Types of collagen Fibers and Distribution TypeStructural DetailsLocalization I 300 nm, 67nm banded fibrilsskin, tendon, bone, etc. II300 nm, small 67nm fibrils no band cartilage, vitreous humor III300 nm, small 67nm fibrils banded skin, muscle, frequently with type I IV390 nm no bandall basal lamina
Types of collagen Fibers and Distribution V390 nm no bandmost interstitial tissue, assoc. with type I VI150 nm,most interstitial tissue, assoc. with type I VII450 nmepithelia VIII?, ?some endothelial cells
IX200nmcartilage, assoc. with type II X150nmhypertrophic and mineralizing cartilage XI300nm, small fibers cartilage XII?, ?interacts with types I and III Types of collagen Fibers and Distribution
Reticular fibers or reticulin Reticular fibers or reticulin is a histological term used to describe a type of structural fiber composed of type III collagen. Reticular fibers crosslink to form a fine meshwork (reticulum). This network acts as a supporting mesh in soft tissues such as liver, bone marrow, and the tissues and organs of the lymphatic system
Structure Reticular fiber one or more types of very thin and delicately woven strands of type III collagen, these strands build a highly ordered cellular network and provide a supporting network. Many of these types of collagen have been combined with carbohydrate. Thus, they react with silver stains and with periodic acid-Schiff reagent but are not demonstrated with ordinary histological stains such as those using hematoxylin.
Formation & Distributions Secreted by the fibroblast and Reticular Cells Dermis of Skin, connective sheath surrounding the muscle, blood vessels, intestine, uterus, urinary bladder The reticular fibers are also found spleen, thymus, lymph node and Tonsils
Elastic fibers (or yellow fibers) are bundles of proteins (elastin) found in connective tissue and produced by fibroblasts and smooth muscle cells in arteries. These fibers can stretch up to 1.5 times their length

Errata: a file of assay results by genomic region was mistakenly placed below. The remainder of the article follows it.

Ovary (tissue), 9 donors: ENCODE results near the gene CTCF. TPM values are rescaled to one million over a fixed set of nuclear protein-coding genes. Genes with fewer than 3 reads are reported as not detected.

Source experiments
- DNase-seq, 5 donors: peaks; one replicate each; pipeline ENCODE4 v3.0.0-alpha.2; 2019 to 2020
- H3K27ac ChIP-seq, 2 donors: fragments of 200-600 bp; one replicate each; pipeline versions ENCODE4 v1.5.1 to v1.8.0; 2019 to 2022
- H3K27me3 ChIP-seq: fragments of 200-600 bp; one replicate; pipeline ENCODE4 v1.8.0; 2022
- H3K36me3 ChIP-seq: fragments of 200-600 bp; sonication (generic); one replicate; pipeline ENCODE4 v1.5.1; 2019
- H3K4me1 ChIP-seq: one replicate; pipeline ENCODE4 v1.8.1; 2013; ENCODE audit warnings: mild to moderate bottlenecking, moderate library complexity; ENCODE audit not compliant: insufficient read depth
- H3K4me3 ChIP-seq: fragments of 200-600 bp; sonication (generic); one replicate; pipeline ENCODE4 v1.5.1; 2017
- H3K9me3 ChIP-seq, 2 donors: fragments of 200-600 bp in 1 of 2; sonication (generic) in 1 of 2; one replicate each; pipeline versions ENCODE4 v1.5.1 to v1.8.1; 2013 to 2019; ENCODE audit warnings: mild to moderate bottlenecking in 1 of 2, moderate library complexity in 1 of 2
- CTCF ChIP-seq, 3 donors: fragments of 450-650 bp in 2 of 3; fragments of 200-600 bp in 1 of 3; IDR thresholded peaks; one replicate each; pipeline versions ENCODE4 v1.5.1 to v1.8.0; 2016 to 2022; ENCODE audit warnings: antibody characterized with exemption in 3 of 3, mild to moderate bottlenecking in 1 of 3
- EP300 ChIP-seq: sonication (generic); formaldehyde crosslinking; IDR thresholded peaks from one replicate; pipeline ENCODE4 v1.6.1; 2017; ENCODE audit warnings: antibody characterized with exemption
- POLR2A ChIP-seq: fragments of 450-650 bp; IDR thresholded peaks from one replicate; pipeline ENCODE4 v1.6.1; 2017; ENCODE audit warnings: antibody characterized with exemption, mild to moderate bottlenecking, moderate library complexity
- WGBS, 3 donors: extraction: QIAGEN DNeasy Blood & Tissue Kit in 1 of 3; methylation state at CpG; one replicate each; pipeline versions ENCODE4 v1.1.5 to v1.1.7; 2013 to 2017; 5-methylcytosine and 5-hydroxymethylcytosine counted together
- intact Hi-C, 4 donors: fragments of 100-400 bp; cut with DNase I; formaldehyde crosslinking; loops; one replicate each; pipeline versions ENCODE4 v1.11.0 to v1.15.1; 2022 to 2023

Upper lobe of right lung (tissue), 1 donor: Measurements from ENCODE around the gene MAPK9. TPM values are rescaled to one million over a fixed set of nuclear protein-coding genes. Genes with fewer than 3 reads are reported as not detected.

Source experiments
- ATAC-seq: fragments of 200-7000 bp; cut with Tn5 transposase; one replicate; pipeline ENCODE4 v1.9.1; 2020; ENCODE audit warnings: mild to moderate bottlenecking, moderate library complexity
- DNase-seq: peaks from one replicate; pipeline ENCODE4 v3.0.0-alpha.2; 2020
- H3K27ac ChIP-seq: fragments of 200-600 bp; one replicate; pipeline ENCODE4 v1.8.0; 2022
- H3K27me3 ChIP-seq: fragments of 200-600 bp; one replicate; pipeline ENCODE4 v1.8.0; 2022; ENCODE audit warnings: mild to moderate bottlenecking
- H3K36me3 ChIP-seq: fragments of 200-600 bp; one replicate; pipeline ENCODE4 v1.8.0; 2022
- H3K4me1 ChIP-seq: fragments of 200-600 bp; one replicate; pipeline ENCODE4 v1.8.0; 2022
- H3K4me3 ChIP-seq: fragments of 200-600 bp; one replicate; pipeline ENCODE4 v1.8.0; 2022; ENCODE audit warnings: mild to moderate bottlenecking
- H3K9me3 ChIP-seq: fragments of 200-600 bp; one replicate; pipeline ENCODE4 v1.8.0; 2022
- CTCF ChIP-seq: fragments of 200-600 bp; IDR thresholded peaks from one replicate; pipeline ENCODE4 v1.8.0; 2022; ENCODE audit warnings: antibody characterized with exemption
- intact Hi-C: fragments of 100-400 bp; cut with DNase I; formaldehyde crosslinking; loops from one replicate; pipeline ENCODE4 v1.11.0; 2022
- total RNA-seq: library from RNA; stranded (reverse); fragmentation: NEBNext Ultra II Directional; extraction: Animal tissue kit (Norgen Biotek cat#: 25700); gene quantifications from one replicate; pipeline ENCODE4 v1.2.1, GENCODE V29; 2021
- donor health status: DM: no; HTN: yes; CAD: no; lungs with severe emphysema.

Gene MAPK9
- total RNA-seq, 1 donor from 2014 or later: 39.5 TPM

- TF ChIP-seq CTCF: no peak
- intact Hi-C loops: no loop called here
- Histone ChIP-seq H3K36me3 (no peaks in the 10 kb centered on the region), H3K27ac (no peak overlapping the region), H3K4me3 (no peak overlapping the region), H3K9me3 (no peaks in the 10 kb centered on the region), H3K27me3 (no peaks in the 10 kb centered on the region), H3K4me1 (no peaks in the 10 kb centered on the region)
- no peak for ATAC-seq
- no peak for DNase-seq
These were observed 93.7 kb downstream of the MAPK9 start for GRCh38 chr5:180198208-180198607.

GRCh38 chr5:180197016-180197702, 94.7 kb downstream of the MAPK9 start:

Formation of Elastic Fibers Elastic fibers, as the name suggests, are highly elastic and stretch in response to tension. In particular they are formed from the protein elastin. The amino acid composition of elastin, similar to collagen, is rich in glycine and proline, but in addition has two unusual amino acids, desmosine and isodesmosine. Elastic fibers also have a high content of valine.
Elastic Fibers Elastic fibers, as the name suggests, are highly elastic and stretch in response to tension. In particular they are formed from the protein elastin. The amino acid composition of elastin, similar to collagen, is rich in glycine and proline, but in addition has two unusual amino acids, desmosine and isodesmosine. Elastic fibers also have a high content of valine.
Structure of Elastic Fibers The Elastic fibers are highly elastic and can easily be stretched by weak traction force and retrun to its original length when these forces are removed. Elastic fibers are seen in unstained preparation of loose connective tissues as very thin highly retractile strands with 0.2 to 1.0 mm, which branched and rejoined to form a loose network. In locations where elastic fibers are abundant they will produce yellow color to tissues.
Staining Technique In ordinary H & E stained tissue section the elastic fibers can not be identified easily because they are very faintly eosinophilic. But they are certain stain (for e.g. Resorcin-fuchsin technique for Elastic Tissue) can demonstrate the elastic fibers.